Social support and social constraints moderate the relation between community violence exposure and depressive symptoms in an urban adolescent sample

Övgü Kaynak, Stephen J. Lepore, Wendy L. Kliewer

Research output: Contribution to journalArticlepeer-review

36 Scopus citations

Abstract

This longitudinal study examined whether the perceived availability of adult social support and low levels of adult social constraints in talking about violence could potentially mitigate the positive relation between community violence exposure and depressive symptoms among 216 inner-city youth (45% male, 92% African American). The majority of youth (90%) reported witnessing violence or being victimized at least once in the prior year. Perceived social support, social constraints, and depressive symptoms were assessed at two waves via self-report, eight months apart. Longitudinal regression analyses controlling for baseline depressive symptoms revealed interactive effects of community violence exposure and both social variables on depressive symptoms. Violence exposure at Time 1 was positively related to Time 2 depressive symptoms among youth with high levels of social constraints or low levels of social support, but not among youth with low levels of social constraints or high levels of social support. The moderating effects of social constraints and social support were independent of one another. The implications of this research for social interventions are discussed.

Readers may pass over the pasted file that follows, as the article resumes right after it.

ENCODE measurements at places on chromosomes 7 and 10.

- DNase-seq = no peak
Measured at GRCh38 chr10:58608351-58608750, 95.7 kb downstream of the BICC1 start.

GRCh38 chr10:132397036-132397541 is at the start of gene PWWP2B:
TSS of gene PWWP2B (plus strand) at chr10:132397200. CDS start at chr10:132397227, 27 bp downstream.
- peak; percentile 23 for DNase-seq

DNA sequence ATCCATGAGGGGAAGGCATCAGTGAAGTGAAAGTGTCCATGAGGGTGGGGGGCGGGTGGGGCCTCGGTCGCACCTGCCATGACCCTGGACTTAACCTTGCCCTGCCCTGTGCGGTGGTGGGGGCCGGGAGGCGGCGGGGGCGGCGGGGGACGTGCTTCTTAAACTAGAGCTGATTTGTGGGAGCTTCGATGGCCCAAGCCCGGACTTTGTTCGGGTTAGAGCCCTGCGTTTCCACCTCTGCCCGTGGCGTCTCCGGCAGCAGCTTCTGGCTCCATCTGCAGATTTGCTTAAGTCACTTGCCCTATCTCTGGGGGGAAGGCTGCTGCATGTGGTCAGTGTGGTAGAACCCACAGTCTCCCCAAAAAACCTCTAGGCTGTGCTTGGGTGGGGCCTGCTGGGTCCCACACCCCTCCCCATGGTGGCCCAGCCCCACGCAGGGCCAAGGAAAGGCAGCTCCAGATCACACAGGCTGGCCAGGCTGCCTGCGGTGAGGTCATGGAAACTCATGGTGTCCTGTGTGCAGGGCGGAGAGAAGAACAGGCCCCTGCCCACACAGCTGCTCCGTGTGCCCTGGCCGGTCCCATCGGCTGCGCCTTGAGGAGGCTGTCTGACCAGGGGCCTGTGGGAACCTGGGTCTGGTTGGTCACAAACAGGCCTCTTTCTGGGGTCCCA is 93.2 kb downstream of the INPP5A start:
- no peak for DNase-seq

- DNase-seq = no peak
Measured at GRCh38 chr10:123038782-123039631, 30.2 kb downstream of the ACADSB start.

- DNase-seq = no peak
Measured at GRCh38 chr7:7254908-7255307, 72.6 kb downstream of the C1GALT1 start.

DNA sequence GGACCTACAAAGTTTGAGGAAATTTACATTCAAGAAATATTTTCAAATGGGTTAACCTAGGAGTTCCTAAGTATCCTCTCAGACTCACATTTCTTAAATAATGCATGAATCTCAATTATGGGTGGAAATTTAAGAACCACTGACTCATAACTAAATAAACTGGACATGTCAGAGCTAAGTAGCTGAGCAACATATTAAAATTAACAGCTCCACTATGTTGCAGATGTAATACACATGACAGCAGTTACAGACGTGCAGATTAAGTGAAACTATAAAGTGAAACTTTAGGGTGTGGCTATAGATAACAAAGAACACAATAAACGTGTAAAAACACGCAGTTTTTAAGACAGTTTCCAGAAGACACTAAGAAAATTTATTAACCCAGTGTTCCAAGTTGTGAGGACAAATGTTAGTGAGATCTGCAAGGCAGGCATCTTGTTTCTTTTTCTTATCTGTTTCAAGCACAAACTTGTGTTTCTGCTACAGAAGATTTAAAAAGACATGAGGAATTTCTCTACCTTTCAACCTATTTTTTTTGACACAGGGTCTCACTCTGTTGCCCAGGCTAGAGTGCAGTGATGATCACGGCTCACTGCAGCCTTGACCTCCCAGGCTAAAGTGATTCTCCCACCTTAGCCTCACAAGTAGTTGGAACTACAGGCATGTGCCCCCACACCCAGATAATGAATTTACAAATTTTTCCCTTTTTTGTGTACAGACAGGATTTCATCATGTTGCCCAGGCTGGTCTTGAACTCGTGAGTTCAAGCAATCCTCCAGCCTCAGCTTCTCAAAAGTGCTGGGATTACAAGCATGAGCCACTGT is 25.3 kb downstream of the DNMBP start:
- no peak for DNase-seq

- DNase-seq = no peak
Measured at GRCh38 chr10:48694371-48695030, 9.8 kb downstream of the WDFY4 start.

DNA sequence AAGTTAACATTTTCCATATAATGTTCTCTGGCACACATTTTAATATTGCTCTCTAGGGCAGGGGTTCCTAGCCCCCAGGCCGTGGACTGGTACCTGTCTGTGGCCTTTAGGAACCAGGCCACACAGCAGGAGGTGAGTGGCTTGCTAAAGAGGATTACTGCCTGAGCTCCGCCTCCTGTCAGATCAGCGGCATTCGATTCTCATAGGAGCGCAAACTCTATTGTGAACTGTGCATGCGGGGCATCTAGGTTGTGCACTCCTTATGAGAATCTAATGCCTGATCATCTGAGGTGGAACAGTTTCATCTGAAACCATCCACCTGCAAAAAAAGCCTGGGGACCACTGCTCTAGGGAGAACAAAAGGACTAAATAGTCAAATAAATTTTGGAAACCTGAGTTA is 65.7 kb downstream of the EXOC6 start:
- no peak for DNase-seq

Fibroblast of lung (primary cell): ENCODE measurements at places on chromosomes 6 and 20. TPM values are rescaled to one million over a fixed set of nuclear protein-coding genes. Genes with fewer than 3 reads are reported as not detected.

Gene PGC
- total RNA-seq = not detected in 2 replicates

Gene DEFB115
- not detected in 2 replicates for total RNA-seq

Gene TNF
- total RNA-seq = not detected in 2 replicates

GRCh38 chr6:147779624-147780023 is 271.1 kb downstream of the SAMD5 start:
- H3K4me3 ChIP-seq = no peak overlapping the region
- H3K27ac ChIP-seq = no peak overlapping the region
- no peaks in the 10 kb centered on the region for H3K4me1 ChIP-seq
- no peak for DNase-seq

Original languageEnglish (US)
Pages (from-to)250-269
Number of pages20
JournalJournal of Social and Clinical Psychology
Volume30
Issue number3
DOIs
StatePublished - 2011

All Science Journal Classification (ASJC) codes

  • Social Psychology
  • Clinical Psychology

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